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Tuesday, December 6, 2022

A New TikTok Trend Using Bella Hadid’s Voice Is Normalizing Disordered Eating

A viral new TikTok trend using audio of model Bella Hadid’s voice has raised concern online for normalizing disordered eating and making light of eating disorders.

The audio, originally taken from a video of Hadid from an i-D cover shoot, features the model’s voice saying, “My name, my name is Bella Hadid.” While it was originally set to a supercut of Hadid during fashion week, TikTok users soon began using the audio to make light-hearted videos of themselves feeling attractive or trying out beauty tools.
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But things took a turn when users began pairing the audio with examples of restrictive or disordered eating, from blotting grease off a pizza to skipping breakfast, in order to suggest that they feel like a supermodel like Hadid when they monitor or restrict their eating. More extreme and troubling examples have since emerged, with users sharing that they feel thinner after throwing up or that they feel like Hadid after losing their appetite for weeks at a time due to mental health struggles. To date, the Bella Hadid audio has been used in more than 93,000 videos on the platform.

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Why the videos are concerning

Although users might make the case that this trend is rooted in humor, experts caution that it may be harmful. For Jennifer Rollin, an eating disorder therapist and the co-founder of the Eating Disorder Center in Rockville, Md., the trend is troubling because of the danger it poses to those who are vulnerable to disordered eating or are in recovery for an eating disorder and could easily be triggered.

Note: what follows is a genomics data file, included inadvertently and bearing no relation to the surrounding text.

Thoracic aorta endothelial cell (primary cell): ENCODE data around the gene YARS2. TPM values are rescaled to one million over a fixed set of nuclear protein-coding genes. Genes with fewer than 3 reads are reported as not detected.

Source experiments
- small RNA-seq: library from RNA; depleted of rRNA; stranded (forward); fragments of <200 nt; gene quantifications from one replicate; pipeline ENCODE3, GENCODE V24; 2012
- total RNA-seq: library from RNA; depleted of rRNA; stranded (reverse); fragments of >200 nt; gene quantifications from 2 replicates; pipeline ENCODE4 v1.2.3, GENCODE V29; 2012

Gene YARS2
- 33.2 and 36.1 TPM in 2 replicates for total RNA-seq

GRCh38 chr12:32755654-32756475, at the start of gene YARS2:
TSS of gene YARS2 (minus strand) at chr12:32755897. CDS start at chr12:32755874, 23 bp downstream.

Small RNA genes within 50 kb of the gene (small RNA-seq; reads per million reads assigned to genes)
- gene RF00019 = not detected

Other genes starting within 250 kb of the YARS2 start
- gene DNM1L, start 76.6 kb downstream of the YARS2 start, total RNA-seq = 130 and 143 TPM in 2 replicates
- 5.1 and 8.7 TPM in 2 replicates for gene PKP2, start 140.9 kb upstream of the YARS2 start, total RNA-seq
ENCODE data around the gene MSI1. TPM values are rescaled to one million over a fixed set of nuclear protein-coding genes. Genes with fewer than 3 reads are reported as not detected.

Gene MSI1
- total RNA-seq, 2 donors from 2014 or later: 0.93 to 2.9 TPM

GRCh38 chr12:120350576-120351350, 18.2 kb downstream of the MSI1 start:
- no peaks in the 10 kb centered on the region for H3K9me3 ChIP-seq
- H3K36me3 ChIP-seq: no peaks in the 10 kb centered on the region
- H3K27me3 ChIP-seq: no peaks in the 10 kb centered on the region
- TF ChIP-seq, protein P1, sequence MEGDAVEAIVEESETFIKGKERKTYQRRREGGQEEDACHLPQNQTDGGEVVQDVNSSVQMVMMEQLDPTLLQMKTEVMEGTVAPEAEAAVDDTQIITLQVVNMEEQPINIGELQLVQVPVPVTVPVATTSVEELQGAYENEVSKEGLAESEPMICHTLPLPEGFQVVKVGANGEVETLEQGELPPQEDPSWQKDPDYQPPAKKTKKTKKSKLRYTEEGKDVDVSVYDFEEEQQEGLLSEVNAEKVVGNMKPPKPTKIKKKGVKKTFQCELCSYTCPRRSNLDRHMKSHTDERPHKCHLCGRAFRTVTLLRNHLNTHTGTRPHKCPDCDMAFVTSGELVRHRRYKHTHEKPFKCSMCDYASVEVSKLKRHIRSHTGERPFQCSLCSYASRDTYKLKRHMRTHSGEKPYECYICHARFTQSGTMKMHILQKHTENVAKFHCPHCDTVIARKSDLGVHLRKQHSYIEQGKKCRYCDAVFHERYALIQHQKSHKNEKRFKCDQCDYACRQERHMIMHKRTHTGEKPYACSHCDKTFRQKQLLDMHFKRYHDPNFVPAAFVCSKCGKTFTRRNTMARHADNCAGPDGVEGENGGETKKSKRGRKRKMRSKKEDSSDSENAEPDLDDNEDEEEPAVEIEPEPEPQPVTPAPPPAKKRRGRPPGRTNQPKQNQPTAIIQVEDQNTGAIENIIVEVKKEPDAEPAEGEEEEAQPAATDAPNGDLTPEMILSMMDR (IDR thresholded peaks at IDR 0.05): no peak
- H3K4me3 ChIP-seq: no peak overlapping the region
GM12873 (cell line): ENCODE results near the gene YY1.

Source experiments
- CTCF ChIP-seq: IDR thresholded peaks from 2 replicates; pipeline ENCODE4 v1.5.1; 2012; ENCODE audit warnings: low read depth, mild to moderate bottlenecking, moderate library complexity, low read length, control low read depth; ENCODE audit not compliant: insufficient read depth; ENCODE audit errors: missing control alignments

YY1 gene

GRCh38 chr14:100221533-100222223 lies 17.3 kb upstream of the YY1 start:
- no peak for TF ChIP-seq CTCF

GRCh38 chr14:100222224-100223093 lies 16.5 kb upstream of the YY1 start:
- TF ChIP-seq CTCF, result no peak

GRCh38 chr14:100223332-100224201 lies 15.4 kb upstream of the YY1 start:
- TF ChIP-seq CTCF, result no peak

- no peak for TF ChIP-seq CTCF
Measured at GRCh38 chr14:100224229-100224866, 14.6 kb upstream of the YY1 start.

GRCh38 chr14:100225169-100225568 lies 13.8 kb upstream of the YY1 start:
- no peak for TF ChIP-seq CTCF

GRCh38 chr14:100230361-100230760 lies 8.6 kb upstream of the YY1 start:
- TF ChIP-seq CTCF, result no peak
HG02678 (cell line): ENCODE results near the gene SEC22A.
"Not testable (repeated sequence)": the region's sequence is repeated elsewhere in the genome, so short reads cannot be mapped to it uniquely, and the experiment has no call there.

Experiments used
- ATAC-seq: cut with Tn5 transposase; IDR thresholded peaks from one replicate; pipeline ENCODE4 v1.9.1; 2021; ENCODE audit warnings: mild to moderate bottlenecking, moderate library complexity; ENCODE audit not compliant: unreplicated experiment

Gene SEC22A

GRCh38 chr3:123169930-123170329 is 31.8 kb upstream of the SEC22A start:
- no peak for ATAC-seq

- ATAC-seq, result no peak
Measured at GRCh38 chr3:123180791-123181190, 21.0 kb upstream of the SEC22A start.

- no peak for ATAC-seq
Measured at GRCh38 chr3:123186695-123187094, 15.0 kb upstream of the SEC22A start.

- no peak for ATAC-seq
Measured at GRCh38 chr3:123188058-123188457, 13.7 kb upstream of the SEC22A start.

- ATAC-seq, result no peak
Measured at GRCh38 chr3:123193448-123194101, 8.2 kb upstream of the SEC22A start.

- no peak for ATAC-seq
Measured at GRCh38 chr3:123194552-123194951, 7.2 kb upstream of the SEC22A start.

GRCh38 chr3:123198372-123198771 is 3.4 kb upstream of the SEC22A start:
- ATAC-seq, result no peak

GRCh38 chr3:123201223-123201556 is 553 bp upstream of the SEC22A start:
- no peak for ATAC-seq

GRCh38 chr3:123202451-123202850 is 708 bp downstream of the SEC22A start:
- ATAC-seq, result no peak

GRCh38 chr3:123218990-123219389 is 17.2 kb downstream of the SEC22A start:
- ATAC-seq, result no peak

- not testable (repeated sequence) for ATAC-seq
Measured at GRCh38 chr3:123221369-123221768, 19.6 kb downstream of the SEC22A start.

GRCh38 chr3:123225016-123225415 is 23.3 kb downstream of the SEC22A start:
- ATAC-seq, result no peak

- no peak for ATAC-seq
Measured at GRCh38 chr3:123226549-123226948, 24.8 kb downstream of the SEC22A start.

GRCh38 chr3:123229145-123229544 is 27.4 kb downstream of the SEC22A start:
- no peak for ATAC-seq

“This trend normalizes and pokes fun at disordered eating, equating eating less or eating in a certain way with looking like a model—both of which are really unhealthy standards for people who are watching,” Rollin says, adding that the videos may give viewers “ideas” for disordered eating tactics. “It can normalize disordered eating, making it almost the ‘cool thing’ to do, which is incredibly damaging and harmful to people who are susceptible to it.”

Read More: How Eating Disorder Survivors Are Seeking Out Support Online

Even for those who do not struggle with disordered eating, the trend could exacerbate a problematic misunderstanding of how serious these conditions can be. According to the British Journal of Psychiatry, anorexia nervosa has the highest mortality rate of all mental illnesses, while the National Association of Anorexia Nervosa and Associated Disorders reports that of the nearly 30 million Americans who are struggling with eating disorders, 26% of them attempt suicide. Studies also show that people with eating disorders are more likely to suffer from anxiety and depression. Edie Stark, a social worker who specializes in eating disorders, notes that making light of the issue only furthers the lack of recognition of the real harm of eating disorders.

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“There’s a common belief when someone has an eating disorder that they’re not sick enough,” Stark says. “This trend reinforces that belief.” Stark argues that a person who’s struggling might see one of these videos and think, “Other people are doing it—it’s not that serious. They’re joking about it, so maybe I don’t have a problem.”